Richard Koo, the chief economist at a leading securities house, became a widely known author with the publication of his 2008 book, The Holy Grail of Macroeconomics, which introduced the concept of a balance-sheet recession. Koo argued there that while mainstream theory made sense in normal times, it did not in recession or stagnation times, when firms or households were attempting to reduce their debt levels, thus the term ‘balance-sheet recession’. Koo argued that when agents try to deleverage, the economy is subjected to fallacies of composition, that is, to macroeconomic paradoxes. Under these circumstances, the paradox of thrift holds so that saving is a vice rather than a virtue, monetary policy is ineffective despite low interest rates, fiscal policy is effective and not subject to crowding-out effects, price deflation is the main worry rather than price inflation, and capital injections into the banking system are a necessity. For Koo, macroeconomic theory had to be split in two: yin theory, reflecting the conventional view, and yang theory, corresponding to his balance-sheet recession era, not far from post-Keynesian economics. Indeed, mainstream macroeconomists have also made a similar distinction with the advent of the global financial crisis: standard theory does not hold anymore when nominal interest rates reach the zero lower bound and hence when real interest rates cannot be low enough to ensure the equality between investment and full-employment saving. In Koo's view, the Japanese two lost decades of the 1980s and 1990s were a prime example of a balance-sheet recession, and so was the Great Depression of the 1930s. The 2008 book had been endorsed by Lawrence Summers as well as by Martin Wolf, the Financial Times journalist, and the new 2015 book again gets an endorsement from Summers as well as a new one from economic historian Peter Temin. A summary of Koo's view has also appeared in this journal (Koo 2013).
In a balance-sheet recession, the main problem is that nobody wishes to borrow and deficit spend; banks would like to lend but find no creditworthy and willing borrowers; as a consequence, the government has to step in and deficit spend, so as to crank up aggregate demand and fill the gap between the amounts of funds that private agents are saving and the amounts of funds that these same private agents are willing to borrow. In the 2008 book one could already perceive a lot of similarities with the kind of analysis being pursued by Wynne Godley and his co-authors at the Levy Economics Institute, which used the fundamental identity and emphasized the financial balances of the various sectors of the economy, that is, the net lending or borrowing of households, corporations, the public sector and the foreign sector. The similarities are even more obvious in Koo's new book, where this time he makes an explicit use of figures compiling the sectorial financial balances of various countries, as Godley used to do. An interesting addition made by Koo is that he splits net lending into its two constituent components, that is, the additions to financial assets and the additions to financial liabilities, thus helping us to see how much private agents are reluctant to add to their debts when the economy has entered into a period of balance-sheet depression.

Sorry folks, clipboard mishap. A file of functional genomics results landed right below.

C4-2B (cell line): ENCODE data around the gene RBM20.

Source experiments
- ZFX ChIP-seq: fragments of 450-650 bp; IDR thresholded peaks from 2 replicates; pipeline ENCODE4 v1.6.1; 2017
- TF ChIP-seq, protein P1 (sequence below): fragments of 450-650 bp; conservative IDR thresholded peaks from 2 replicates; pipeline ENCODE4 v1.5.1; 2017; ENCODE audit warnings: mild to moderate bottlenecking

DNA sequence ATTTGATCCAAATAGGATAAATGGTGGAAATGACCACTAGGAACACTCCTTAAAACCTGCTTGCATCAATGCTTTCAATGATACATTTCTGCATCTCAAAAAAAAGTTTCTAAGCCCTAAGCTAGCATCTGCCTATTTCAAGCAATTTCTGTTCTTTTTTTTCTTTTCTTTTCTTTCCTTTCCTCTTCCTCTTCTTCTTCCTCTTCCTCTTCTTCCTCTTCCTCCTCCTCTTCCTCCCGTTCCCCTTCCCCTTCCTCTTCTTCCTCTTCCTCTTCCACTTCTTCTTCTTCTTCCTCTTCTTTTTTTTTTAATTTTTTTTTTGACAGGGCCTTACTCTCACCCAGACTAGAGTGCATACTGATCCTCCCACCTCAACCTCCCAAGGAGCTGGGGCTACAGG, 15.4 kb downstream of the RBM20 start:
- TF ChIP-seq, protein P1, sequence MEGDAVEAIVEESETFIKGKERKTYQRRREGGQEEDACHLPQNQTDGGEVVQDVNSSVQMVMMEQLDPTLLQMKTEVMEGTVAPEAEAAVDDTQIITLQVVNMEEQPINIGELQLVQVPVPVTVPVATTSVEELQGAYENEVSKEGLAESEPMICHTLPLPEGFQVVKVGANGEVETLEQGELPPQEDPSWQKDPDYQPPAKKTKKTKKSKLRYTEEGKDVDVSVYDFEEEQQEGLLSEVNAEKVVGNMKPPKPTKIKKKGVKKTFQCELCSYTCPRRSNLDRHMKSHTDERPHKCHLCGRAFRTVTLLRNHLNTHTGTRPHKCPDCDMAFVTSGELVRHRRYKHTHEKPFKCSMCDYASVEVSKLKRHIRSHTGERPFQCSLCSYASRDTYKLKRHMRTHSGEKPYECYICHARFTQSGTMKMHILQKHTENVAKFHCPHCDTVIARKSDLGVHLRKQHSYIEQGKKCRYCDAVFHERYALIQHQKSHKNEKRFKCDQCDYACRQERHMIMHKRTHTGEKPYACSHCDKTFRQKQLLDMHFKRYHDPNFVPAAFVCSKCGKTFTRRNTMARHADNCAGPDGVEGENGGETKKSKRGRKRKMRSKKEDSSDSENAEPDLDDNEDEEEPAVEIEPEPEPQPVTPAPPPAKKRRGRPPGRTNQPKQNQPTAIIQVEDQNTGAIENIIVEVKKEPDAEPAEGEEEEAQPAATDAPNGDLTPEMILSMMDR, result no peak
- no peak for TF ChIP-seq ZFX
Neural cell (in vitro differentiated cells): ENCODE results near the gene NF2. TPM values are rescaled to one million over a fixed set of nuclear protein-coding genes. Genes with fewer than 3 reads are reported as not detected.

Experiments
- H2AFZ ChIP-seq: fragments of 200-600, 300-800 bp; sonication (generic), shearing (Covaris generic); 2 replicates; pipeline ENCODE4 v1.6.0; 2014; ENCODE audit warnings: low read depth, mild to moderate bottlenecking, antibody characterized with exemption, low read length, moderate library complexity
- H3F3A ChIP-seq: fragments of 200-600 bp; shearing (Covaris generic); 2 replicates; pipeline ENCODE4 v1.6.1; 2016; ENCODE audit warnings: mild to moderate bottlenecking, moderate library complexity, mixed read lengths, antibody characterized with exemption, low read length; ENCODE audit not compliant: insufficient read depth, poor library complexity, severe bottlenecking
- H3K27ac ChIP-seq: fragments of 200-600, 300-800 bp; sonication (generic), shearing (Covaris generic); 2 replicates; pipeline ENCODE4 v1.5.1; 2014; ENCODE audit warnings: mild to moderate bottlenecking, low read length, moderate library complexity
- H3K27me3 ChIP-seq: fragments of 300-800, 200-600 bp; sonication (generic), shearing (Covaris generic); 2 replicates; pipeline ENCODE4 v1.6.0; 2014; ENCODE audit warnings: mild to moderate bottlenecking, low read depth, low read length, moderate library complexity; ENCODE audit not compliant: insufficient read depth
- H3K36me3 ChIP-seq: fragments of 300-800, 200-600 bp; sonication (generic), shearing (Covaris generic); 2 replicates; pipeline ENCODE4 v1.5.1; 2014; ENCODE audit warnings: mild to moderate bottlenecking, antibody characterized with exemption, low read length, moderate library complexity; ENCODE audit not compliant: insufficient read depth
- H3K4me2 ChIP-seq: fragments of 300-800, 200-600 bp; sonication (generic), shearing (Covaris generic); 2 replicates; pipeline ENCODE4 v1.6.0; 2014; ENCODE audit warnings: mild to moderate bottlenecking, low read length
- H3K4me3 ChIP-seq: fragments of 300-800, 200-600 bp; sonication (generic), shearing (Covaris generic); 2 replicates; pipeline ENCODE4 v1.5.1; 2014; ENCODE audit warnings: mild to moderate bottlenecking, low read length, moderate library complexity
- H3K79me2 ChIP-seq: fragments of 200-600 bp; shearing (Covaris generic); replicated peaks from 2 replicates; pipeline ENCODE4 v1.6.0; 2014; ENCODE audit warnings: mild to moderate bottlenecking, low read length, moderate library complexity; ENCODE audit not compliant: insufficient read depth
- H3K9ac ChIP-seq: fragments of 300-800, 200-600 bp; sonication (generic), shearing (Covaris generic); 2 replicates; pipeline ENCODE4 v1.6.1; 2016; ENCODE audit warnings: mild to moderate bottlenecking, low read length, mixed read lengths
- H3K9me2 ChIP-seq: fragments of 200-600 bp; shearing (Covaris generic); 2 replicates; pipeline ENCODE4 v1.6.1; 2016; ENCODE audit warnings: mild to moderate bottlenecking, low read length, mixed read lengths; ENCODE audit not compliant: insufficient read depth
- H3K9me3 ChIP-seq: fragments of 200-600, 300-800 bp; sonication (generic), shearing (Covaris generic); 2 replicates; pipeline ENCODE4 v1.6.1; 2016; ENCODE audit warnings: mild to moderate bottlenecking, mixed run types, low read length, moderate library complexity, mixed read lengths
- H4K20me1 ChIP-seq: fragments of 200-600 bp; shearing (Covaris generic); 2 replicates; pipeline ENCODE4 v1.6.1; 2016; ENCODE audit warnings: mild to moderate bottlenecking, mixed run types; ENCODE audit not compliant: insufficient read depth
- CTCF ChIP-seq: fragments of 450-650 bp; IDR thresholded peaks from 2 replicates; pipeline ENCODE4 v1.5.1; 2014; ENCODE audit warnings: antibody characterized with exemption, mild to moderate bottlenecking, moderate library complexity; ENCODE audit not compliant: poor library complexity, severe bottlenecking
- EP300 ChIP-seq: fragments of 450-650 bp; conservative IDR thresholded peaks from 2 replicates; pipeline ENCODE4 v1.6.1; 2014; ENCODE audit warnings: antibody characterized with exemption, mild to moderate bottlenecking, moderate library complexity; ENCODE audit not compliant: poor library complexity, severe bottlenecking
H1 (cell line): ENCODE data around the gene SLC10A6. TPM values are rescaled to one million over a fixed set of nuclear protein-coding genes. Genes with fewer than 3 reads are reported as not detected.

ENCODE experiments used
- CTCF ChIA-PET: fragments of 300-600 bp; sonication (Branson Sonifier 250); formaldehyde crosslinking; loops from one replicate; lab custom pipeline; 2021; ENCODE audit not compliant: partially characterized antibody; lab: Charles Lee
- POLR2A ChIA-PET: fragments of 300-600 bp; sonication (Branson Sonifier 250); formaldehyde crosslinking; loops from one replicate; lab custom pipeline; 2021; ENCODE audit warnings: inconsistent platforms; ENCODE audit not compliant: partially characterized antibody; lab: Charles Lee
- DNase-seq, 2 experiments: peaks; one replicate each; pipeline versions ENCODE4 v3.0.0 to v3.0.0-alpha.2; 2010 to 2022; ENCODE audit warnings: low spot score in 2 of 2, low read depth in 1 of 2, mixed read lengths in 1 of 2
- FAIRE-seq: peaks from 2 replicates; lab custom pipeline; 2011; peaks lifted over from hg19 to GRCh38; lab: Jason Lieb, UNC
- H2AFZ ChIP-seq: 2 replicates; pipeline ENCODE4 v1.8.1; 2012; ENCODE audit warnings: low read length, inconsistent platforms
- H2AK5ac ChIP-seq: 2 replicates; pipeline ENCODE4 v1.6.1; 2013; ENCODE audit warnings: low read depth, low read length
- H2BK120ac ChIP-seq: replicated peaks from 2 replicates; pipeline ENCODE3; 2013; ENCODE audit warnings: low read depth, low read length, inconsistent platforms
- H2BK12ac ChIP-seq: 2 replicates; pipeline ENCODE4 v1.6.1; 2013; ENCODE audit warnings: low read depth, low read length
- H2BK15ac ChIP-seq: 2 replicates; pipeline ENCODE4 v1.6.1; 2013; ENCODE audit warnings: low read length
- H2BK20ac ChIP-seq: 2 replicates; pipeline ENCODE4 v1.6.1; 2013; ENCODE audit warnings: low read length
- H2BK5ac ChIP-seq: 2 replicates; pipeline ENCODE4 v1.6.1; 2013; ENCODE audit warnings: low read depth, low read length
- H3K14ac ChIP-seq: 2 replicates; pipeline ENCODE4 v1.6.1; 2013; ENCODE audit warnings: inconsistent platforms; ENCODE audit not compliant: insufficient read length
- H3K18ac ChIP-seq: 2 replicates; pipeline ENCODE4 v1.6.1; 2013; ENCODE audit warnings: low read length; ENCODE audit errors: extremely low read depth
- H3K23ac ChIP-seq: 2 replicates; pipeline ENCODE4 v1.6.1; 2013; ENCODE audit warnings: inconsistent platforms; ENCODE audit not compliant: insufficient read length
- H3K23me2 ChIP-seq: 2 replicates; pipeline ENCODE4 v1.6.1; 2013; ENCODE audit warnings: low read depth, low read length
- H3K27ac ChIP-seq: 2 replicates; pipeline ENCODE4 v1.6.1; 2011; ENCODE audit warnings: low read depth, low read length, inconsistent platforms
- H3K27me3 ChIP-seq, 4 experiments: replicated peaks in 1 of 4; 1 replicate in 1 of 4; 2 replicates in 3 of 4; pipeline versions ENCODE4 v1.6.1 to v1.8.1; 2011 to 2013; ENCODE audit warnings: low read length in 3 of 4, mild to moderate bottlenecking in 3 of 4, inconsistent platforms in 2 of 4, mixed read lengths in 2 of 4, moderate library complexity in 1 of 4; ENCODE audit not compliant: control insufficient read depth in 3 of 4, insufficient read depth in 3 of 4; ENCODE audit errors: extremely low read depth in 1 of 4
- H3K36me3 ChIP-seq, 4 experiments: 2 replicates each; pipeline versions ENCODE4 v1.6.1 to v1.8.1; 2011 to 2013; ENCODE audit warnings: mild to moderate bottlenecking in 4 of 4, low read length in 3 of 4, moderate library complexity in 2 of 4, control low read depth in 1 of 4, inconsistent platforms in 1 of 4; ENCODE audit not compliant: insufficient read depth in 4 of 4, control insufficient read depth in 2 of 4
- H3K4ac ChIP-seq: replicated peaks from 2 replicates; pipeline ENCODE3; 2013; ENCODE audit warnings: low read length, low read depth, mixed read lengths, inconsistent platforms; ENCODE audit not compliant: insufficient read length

Koo's 2008 book, written when subprime loans were starting to take their toll on the value of asset-based securities, did mention that the US economy was on its way to a difficult period. The author provided an additional chapter in the 2009 updated edition, mainly pointing out that, once more, rating agencies had proven to be wrong, and that the large fiscal deficits of the American federal government had not led to rising interest rates. As one would expect, there is a degree of repetition between the old and the new book, as Koo once again describes the key characteristics of his theory of balance-sheet recessions and as he recalls the lessons to be drawn from the Japanese experience. The purpose of Koo's new book is to extend his analysis to the current US and Japanese situations, the European crisis and the future challenges of the Chinese economy, all this in light of the Japanese experience. Koo, as the title of his book indicates clearly, is also much concerned about the possible future negative effects of the quantitative easing (QE) policies being pursued by central bankers.
This aspect of his book is certainly the most puzzling. Koo seems to have a very good understanding of the limits of monetary policy when private agents do not wish or fear to borrow funds and of why government expansionary policies are necessary in such situations. Koo admonishes New Keynesian authors such as Christina Romer, Ben Bernanke, Paul Krugman and Jeffrey Sachs for providing support to Milton Friedman's claim that the Great Depression was caused by a fall in the real money supply until 1933 and for believing that the Bank of Japan could easily have avoided its own stagnation episode by inflating the money supply. Koo points out that the reason that the real money supply increased after 1933 is that the US federal government launched a deficit-financed expansionary fiscal policy. The expansion of the money supply was not, initially, associated with an expansion of private credit; its counterpart was an increase in government bonds purchased by banks, as the government was the only agent willing to borrow.